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Byron Allen, former talk show host and current president and CEO of Entertainment Studios has joined a 20 billion dollar (yes you read correctly – 20 BILLION) lawsuit against Comcast, Time Warner, Al Sharpton’s National Action Network, the NAACP, and others. The lawsuit, also joined by the National Association of African American Media, charges that the big media interests are freezing out 100% Black owned media companies. Allen and NAAAM also charge that these media companies are paying Al Sharpton and his National Action Network to provide racial cover.

It’s an old game.  A company needs to ensure that they are seen as diverse and non racist, so they pay off Sharpton (or Jesse Jackson) to announce that their company is a friend to black folk.  Whether the business is actually doing something for any black people other than Sharpton and his friends is unclear. Says, Allen:

“It’s cheaper to give Al Sharpton money than it is to do business with real African-American owned media,” Allen told TheDC. “What Comcast does is they give Al Sharpton money so he doesn’t call them racist. That is the issue here.”

Comcast’s more than $45 billion acquisition of Time Warner Cable is waiting on approval at the FCC, with a decision expected soon. If approved, the merger would make Comcast the most powerful media corporation in the world. But as Allen, who owns seven upstart cable networks, points out: Comcast pays out $11 billion in licensing fees to networks that it carries on its platform. How much of that money goes to 100 percent African-American owned media companies? $3 million. A fraction of one percent.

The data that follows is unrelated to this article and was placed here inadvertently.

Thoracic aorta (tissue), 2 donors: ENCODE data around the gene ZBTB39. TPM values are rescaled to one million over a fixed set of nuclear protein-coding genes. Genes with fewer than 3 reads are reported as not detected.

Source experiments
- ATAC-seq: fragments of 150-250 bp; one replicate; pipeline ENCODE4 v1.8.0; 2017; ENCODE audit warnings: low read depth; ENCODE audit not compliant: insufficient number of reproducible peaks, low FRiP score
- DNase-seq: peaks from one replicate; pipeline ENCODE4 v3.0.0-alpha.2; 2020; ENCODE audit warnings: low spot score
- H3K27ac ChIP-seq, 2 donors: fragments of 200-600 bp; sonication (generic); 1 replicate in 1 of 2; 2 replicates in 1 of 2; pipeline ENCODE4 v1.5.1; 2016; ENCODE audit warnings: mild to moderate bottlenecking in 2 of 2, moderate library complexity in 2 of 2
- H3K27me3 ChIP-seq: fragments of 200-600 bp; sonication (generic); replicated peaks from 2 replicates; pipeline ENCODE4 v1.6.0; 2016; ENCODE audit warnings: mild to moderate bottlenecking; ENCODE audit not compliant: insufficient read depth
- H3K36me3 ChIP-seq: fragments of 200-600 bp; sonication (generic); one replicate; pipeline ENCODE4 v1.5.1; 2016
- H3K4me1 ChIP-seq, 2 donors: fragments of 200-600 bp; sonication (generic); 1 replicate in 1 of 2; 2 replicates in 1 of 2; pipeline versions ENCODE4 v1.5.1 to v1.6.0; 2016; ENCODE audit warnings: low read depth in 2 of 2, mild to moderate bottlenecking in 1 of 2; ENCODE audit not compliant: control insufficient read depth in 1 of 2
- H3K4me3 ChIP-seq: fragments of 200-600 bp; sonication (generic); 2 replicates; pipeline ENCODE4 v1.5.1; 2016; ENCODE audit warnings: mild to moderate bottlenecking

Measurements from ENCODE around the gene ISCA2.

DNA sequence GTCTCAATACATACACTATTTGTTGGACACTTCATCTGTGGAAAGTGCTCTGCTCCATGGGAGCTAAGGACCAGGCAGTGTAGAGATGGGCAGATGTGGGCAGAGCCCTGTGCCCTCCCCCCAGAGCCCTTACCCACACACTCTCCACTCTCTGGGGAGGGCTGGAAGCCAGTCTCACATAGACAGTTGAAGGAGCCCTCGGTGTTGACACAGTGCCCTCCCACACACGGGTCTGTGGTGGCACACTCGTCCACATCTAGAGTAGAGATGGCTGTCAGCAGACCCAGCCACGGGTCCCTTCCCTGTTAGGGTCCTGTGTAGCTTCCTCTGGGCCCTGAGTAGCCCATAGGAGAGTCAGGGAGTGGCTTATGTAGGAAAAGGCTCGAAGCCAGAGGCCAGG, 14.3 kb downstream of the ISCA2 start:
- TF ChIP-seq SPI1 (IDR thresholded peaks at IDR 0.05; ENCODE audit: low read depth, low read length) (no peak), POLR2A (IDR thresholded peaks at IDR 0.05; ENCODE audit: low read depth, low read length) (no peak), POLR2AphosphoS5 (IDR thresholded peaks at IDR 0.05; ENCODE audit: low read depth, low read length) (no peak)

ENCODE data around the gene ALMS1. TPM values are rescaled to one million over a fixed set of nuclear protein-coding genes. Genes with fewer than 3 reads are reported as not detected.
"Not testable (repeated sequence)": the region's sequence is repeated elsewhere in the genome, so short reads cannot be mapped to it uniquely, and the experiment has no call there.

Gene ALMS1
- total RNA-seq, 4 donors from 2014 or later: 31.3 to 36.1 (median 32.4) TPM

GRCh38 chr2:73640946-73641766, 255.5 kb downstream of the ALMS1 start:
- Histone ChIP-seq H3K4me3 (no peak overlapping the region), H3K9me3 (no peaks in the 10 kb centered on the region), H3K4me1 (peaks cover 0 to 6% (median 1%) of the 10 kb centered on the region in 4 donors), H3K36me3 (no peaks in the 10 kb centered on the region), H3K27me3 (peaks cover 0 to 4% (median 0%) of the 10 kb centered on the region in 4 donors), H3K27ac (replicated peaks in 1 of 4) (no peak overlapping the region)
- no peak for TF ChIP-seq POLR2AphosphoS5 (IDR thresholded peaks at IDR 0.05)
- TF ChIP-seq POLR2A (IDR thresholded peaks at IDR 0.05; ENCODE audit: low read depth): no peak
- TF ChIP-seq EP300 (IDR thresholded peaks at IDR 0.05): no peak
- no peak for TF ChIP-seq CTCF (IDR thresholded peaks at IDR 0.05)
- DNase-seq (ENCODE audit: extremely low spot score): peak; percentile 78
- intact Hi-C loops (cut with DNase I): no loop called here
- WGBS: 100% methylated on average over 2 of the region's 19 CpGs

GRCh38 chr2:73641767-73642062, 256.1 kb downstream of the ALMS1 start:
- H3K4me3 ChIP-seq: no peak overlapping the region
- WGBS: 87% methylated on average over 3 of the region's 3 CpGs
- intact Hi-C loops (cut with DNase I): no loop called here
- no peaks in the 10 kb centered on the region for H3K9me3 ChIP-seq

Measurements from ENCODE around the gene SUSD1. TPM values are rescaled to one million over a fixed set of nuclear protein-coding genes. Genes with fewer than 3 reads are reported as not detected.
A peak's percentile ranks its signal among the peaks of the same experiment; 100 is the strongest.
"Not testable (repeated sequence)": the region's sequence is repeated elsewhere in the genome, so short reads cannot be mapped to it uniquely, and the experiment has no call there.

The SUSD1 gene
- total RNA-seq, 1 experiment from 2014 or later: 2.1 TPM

Sharpton’s curious takeover of the 6 pm timeslot on Comcast-owned MSNBC in late 2010 was predicated on the Reverend signing off on Comcast’s last merger: its historic acquisition of NBCUniversal, which the FCC and Department of Justice approved in January 2011 after a tough regulatory fight from California Rep. Maxine Waters on racial discrimination grounds. Comcast lavished donations upon Sharpton’s National Action Network and other civil rights groups to get them to sign off on the deal, according to Allen’s suit.

“Why is Sharpton on TV every night on MSNBC? Because he endorsed Comcast’s acquisition of NBCUniversal. He signed the memorandum of understanding back in 2010. He endorsed the merger. Next thing you know we’re watching him on television trying to form a sentence. Every night we have the privilege of watching adult illiteracy.”

Read the entire article here.

Of course, some of us have known for a long time that Sharpton was a pawn and a sell out, offering his racial blessing for a price.  We also knew that for all the appeals to race pride, this administration has been no friend to Black businesses or Black people.  We knew that what Sharpton and others care most about is lining their own pockets.  What is different is that right now, someone with some clout is speaking out.  And speaking loudly.  Right now, someone with a record of providing jobs and opportunity to Black people is speaking out. Right now someone who is self made and not a product of “the Right wing” is speaking truth to power.  Maybe now someone will listen.

About Author

Joseph C. Phillips

Joseph C. Phillips was born on January 17, 1962 in Denver, Colorado, USA as Joseph Connor Phillips. He is an actor, known for General Hospital (1994), The Cosby Show (1984) and Strictly Business (1991). He has been married to Nicole since 1994. They have three children.

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